Upper Saxon German
Upper Saxon is a Central German
Central German
Central German is a group of High German dialects spoken from the Rhineland in the west to the former eastern territories of Germany.-History:...

The term dialect is used in two distinct ways, even by linguists. One usage refers to a variety of a language that is a characteristic of a particular group of the language's speakers. The term is applied most often to regional speech patterns, but a dialect may also be defined by other factors,...

 spoken in much of the modern German states of Saxony
The Free State of Saxony is a landlocked state of Germany, contingent with Brandenburg, Saxony Anhalt, Thuringia, Bavaria, the Czech Republic and Poland. It is the tenth-largest German state in area, with of Germany's sixteen states....

 and Thuringia
The Free State of Thuringia is a state of Germany, located in the central part of the country.It has an area of and 2.29 million inhabitants, making it the sixth smallest by area and the fifth smallest by population of Germany's sixteen states....

. Contrary to its name it is not a descendant of Old Saxon
Old Saxon
Old Saxon, also known as Old Low German, is the earliest recorded form of Low German, documented from the 8th century until the 12th century, when it evolved into Middle Low German. It was spoken on the north-west coast of Germany and in the Netherlands by Saxon peoples...

. The degree of accent
Accent (linguistics)
In linguistics, an accent is a manner of pronunciation peculiar to a particular individual, location, or nation.An accent may identify the locality in which its speakers reside , the socio-economic status of its speakers, their ethnicity, their caste or social class, their first language In...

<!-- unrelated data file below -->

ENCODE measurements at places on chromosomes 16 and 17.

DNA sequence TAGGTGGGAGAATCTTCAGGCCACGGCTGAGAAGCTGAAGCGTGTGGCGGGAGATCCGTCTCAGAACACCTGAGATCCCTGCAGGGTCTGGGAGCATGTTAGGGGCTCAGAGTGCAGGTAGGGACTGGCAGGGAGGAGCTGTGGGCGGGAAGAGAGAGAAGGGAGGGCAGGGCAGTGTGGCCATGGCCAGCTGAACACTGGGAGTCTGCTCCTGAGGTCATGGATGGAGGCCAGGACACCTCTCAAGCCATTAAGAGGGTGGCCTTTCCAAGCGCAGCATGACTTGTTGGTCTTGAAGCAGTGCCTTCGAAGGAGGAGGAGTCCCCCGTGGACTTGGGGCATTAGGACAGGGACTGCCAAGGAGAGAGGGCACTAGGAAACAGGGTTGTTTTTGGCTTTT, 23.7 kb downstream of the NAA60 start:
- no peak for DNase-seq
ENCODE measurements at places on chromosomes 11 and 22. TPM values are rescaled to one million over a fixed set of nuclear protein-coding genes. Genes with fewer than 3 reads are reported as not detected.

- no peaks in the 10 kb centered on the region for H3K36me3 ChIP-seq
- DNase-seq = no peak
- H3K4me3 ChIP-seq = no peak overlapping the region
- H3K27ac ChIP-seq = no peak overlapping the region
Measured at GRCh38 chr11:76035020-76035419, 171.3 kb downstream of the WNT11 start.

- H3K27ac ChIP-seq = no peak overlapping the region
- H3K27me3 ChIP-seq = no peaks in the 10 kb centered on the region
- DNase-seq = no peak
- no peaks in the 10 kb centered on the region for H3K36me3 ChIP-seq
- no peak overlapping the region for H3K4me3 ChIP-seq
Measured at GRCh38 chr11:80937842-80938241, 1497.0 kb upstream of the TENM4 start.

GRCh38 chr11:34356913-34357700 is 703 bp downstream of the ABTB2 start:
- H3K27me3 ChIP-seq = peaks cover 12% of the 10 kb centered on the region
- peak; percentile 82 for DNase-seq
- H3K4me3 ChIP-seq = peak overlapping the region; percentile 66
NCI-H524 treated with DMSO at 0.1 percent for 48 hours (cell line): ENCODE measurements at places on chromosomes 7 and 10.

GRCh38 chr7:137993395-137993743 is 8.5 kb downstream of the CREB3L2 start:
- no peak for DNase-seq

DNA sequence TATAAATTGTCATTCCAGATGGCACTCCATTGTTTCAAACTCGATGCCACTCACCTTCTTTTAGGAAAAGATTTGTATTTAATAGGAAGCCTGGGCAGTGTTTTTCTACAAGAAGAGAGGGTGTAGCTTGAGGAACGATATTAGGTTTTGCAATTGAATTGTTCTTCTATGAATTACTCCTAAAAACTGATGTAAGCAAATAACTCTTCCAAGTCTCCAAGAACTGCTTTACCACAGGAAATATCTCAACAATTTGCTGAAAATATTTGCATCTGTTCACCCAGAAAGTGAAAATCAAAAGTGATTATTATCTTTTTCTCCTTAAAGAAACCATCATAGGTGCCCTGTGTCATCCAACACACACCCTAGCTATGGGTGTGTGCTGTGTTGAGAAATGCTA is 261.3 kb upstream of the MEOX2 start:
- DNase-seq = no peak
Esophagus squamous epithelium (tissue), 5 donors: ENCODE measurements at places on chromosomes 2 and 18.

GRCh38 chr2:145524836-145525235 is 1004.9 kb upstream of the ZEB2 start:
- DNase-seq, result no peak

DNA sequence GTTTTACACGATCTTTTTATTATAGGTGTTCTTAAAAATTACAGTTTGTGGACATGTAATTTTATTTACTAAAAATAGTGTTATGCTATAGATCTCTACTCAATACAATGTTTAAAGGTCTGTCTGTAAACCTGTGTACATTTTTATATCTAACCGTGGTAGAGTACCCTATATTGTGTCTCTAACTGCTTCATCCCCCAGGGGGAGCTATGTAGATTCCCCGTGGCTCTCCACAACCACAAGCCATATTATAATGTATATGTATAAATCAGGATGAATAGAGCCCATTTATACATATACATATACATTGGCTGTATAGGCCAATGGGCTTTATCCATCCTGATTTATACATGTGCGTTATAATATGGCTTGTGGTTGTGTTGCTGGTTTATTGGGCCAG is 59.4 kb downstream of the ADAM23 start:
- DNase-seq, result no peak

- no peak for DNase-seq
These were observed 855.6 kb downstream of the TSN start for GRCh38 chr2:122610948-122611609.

varies from place to place within the states, with it being anywhere from a relatively mild accent in the larger cities such as Dresden
Dresden is the capital city of the Free State of Saxony in Germany. It is situated in a valley on the River Elbe, near the Czech border. The Dresden conurbation is part of the Saxon Triangle metropolitan area....

 or Chemnitz
Chemnitz is the third-largest city of the Free State of Saxony, Germany. Chemnitz is an independent city which is not part of any county and seat of the government region Direktionsbezirk Chemnitz. Located in the northern foothills of the Ore Mountains, it is a part of the Saxon triangle...

, to a stronger form in rural areas. Erzgebirgisch
Erzgebirgisch is an Upper German dialect, probably belonging to the Franconian dialect group, spoken mainly in the central Erzgebirge . It has received relatively little academic attention...

, a distinct dialect, is spoken in the villages of the Ore Mountains. Upper Saxon German includes nordwestböhmisch.

The most notable distinguishing feature of the dialect is that the letters o and u are pronounced as centralized vowels ([ɵ] and [ʉ], which are also used in Swedish, for instance). Speakers of other German dialects that do not have these sounds tend to perceive these sounds as being ö [ø] and ü [y] respectively. For example, they hear [ʔæʉs] 'out' as if written aüs (Standard aus [ʔaʊs]) and [ˈʔɵːma] 'grandma' as if written Öma (Standard Oma [ˈʔoːma]). Front rounded vowels are pronounced as non-rounded (ö = [eː], ü = [iː]). Final -er is pronounced [ɚ], which speakers of other German dialects tend to hear as [oː]; e.g. [ˈheː(h)ɚ] 'higher' (Standard [ˈhøːɐ] höher) is misheard as if written he(h)o.

The Upper Saxon dialects outside the Ore Mountains can be easily recognized by the supposed "softening" of the voiceless stop consonants /p/, /t/ and /k/. Speakers of other dialects hear these as if they were "b", "d" and "g" respectively. In reality, these are merely non-aspirated versions of the same /p/, /t/ and /k/, a widespread feature among Central German dialects, as opposed to strongly aspirated [pʰ], [tʰ] and [kʰ] in dominant German dialects.

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